She would also go on to emphasize the importance of building bridges across common points of faith. She understood that uniformity on all matters was actually counter-productive to faith, and undermined true unity among believers.

“If one should hold ideas differing in some respects from that which we have heretofore entertained – not on vital points of truth – there should not be a firm, rigid attitude assumed that all is right in every particular, all is Bible truth without a flaw, that every point we have held is without mistake or cannot be improved. This I know to be dangerous business and it proceeds from wisdom that is from beneath.8

C.S. Lewis had similar thoughts in his classic Mere Christianity:

“For pride is spiritual cancer: it eats up the very possibility of love, or contentment, or even common sense.”9

He’s right, though. In most cases, militant extremism can make us lose common sense when it comes to relating to others. Avoiding extremes begins by understanding that truth is not a concept, as much as it is the embodiment of a person.


Jesus was gracious and kindhearted enough to understand that people grow in different ways and in different paces. When this grace is manifested, you esteem others before yourself and admit the very real possibility that you could be wrong on some matters, a concept which is really quite liberating. This leaves room to grow in your understanding of life and faith. This really is grace in action: you’ll never be so perfect that you don’t need it, or so broken that you can’t find it. It is the great equalizer of fallen humanity.

As Monte Sahlin, a longtime Adventist thought leader, put it:

Representing the Divine Heart of compassion and love is the most essential witness. Unless we have that truth clear, all doctrine is “sounding brass,” a pointless noise. If you are tempted to think that defending the truth and combating error are more important than Christ’s focus in this passage (Matthew 25:31-46) on practical compassion, remember that at the end of the story those who miss the point end up in the lake of fire, despite the fact that they honestly ask, “When did we see you in need Jesus?” One can battle for truth and end up on the wrong side of the final judgment.10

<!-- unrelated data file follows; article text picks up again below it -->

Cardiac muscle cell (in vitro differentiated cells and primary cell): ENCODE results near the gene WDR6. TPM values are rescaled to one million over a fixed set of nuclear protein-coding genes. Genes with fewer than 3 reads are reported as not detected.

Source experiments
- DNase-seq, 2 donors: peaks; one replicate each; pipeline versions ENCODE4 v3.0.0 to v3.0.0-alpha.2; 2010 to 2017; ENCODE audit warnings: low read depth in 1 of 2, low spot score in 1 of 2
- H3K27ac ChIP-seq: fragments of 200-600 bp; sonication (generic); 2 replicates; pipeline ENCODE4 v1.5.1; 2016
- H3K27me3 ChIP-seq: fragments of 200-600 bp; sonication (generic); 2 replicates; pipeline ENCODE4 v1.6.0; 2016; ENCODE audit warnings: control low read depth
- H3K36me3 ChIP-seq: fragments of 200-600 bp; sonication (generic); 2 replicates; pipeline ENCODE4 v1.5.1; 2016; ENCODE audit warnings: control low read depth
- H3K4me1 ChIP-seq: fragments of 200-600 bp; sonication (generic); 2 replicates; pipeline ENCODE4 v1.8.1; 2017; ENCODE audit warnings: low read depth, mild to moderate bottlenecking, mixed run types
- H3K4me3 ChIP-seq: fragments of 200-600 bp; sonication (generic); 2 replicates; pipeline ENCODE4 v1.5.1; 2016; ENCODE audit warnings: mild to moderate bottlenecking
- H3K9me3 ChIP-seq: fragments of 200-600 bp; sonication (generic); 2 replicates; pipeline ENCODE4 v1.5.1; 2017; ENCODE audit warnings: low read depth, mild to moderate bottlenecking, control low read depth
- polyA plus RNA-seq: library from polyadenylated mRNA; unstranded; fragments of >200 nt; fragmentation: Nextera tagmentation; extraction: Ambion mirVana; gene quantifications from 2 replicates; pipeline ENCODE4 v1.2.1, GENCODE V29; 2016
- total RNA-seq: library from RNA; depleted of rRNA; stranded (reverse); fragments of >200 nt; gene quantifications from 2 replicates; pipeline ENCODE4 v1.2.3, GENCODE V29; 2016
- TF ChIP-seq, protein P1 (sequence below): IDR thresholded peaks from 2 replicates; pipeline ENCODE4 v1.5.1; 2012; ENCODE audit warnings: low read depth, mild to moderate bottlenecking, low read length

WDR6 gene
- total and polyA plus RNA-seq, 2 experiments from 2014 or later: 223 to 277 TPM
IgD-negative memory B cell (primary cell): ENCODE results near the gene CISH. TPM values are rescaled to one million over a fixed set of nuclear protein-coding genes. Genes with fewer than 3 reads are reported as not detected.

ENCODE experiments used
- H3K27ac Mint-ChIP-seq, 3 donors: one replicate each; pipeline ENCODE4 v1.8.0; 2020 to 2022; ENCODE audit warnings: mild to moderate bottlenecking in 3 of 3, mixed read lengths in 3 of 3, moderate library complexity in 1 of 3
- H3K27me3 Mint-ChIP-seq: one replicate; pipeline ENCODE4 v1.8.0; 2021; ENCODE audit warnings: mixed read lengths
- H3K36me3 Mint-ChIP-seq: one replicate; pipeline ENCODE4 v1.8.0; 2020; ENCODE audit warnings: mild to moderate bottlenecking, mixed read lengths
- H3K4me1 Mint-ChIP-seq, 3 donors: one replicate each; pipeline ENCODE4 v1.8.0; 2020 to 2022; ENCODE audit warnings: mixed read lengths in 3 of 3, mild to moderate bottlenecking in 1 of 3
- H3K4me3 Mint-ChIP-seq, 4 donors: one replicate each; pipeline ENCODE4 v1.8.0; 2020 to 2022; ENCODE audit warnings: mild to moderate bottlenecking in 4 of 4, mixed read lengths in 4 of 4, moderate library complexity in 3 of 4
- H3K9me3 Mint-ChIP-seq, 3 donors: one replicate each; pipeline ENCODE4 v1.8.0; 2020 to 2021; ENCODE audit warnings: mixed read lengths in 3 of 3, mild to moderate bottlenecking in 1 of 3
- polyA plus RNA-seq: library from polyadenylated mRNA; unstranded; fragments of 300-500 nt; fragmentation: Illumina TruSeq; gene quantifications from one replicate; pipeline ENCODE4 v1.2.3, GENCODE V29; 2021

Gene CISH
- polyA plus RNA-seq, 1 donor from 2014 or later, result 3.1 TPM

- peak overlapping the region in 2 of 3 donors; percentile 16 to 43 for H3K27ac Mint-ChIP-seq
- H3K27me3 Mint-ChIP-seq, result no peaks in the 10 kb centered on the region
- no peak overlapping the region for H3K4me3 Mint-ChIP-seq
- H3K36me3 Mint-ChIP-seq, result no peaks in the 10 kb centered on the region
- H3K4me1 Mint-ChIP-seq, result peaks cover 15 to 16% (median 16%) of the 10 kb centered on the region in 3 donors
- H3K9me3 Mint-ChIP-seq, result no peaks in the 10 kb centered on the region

So don’t be #thatguy. Avoid being an extremist and stay in grace today.


  1. http://www.merriam-webster.com/dictionary/extremism.
  2. “Spirituality and Trauma: Professionals Working Together,” National Center for PTSD: United States Department of Veterans Affairs, http://www.ptsd.va.gov/professional/provider-type/community/fs-spirituality.asp.
  3. Arthur G. Neal & Helen Youngelson-Neal, Myth-Making and Religious Extremism and Their Roots in Crises, https://books.google.com/books?id=AxjCCgAAQBAJ&printsec=frontcover&source=gbs_ge_summary_r&cad=0#v=onepage&q&f=true.
  4. Kenneth Pargament & James Lomax, “Understanding and addressing religion among people with mental illness,” World Psychiatry, 2013 Feb; 12(1): 26–32, https://www.ncbi.nlm.nih.gov/pmc/articles/PMC3619169/
  5. Edited by Raymond F. Paloutzian and Crystal Park, Handbook of the Psychology of Religion and Spirituality, https://books.google.com/books?id=DP7jpzngHJ0C&printsec=frontcover&source=gbs_ge_summary_r&cad=0#v=onepage&q&f=true.
  6. Lynn Davies,  Education against extremism, https://www.oise.utoronto.ca/cld/UserFiles/File/DAVIESeducationagainstextremism.pdf.
  7. Ellen G. White, 1888 Materials, p. 830, emphasis added.
  8. Ellen G. White, 1888 Materials, p. 830, emphasis added.
  9. C.S. Lewis, Mere Christianity, p. 125.
  10. Monte Sahlin, “What does God call us to do when everything is changing?,” Adventist Today, https://atoday.org/what-does-god-call-us-to-when-everything-is-changing/.
Nelson Fernandez
Pastor at Miami Temple Adventist Church